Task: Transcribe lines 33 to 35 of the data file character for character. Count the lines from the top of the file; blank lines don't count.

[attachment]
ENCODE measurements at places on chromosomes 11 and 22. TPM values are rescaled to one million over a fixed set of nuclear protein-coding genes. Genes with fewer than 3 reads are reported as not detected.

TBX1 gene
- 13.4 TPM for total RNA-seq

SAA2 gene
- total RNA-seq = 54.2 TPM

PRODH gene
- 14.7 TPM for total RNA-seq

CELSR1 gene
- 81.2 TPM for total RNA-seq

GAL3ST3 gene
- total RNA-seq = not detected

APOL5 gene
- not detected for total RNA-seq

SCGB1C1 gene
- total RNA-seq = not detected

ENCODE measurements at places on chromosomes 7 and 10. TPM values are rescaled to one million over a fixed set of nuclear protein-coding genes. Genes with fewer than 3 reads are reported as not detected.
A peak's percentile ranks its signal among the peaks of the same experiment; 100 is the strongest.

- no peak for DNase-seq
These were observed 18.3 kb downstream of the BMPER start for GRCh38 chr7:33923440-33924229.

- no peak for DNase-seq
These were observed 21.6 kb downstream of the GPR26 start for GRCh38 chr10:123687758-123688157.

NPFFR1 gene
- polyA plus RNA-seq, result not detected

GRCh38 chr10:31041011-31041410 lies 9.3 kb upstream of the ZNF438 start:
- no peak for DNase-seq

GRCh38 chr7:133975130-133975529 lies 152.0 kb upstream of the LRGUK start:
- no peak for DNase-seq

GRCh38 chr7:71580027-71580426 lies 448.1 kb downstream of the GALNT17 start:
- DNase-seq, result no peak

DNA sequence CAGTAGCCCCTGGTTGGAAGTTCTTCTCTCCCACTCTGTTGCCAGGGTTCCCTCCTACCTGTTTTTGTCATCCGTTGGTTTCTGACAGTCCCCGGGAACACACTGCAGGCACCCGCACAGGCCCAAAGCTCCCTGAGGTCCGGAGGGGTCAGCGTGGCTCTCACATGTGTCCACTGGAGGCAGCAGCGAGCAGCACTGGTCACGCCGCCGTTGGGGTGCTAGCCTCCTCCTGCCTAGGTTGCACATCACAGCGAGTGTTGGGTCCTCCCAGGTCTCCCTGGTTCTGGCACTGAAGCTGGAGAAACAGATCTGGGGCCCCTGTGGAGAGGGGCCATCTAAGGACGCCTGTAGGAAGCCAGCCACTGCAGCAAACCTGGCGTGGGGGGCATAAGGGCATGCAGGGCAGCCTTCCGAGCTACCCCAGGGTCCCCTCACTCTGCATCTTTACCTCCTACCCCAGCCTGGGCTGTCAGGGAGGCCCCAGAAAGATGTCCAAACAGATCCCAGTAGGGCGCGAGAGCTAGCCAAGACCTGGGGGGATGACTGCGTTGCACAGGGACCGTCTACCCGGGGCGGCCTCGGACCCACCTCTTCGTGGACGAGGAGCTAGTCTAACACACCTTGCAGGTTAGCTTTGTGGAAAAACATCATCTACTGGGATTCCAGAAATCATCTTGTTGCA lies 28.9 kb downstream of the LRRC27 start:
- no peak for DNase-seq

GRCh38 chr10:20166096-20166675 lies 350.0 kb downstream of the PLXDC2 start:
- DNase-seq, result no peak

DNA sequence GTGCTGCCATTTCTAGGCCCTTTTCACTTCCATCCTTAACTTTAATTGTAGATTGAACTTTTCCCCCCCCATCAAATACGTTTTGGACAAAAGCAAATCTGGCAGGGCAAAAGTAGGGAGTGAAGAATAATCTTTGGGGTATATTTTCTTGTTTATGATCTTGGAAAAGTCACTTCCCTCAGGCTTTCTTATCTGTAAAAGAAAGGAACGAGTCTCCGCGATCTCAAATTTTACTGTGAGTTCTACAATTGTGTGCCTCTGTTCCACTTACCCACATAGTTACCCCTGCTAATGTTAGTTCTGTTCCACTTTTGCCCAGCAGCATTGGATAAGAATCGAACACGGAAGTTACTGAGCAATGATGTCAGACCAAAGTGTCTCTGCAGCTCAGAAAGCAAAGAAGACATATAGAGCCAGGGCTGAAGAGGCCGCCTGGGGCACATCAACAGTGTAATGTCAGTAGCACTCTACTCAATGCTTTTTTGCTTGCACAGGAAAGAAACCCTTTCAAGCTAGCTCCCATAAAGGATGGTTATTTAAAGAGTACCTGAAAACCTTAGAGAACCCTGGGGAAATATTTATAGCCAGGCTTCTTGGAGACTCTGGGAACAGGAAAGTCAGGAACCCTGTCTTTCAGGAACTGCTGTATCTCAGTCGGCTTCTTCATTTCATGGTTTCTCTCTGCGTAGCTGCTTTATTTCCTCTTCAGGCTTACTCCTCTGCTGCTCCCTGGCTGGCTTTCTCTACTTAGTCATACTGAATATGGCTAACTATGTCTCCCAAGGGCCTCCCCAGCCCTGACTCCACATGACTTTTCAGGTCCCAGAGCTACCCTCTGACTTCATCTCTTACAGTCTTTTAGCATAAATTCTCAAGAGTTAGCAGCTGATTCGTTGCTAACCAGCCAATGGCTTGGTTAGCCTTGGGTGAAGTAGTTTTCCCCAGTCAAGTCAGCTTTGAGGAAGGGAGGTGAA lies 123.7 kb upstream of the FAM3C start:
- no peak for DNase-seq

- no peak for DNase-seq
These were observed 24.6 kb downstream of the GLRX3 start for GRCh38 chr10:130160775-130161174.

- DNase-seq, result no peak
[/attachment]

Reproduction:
- DNase-seq, result no peak

DNA sequence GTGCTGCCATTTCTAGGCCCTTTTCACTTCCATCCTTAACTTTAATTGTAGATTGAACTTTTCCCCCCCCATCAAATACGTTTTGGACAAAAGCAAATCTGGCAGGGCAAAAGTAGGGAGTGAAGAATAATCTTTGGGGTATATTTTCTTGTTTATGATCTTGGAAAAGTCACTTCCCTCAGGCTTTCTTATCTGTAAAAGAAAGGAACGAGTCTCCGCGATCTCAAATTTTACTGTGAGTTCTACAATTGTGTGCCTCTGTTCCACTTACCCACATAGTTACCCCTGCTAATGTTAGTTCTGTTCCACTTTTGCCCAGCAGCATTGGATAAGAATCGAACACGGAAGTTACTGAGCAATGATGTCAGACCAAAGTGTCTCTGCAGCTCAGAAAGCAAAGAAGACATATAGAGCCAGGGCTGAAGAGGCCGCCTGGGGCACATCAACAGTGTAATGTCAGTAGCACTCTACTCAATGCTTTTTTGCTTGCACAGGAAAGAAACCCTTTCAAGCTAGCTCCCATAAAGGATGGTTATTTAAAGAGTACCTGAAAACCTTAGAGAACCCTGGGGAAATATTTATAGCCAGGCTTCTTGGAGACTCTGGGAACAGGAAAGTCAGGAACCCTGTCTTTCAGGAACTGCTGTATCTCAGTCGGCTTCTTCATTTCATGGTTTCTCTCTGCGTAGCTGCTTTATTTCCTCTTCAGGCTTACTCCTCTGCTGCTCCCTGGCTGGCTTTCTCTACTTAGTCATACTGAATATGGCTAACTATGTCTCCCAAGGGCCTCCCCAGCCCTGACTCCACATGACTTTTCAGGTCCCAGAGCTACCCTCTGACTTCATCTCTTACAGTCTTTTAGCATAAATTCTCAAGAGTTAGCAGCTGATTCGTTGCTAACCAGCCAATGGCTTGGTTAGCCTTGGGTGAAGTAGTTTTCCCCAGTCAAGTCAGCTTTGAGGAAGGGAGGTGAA lies 123.7 kb upstream of the FAM3C start:
- no peak for DNase-seq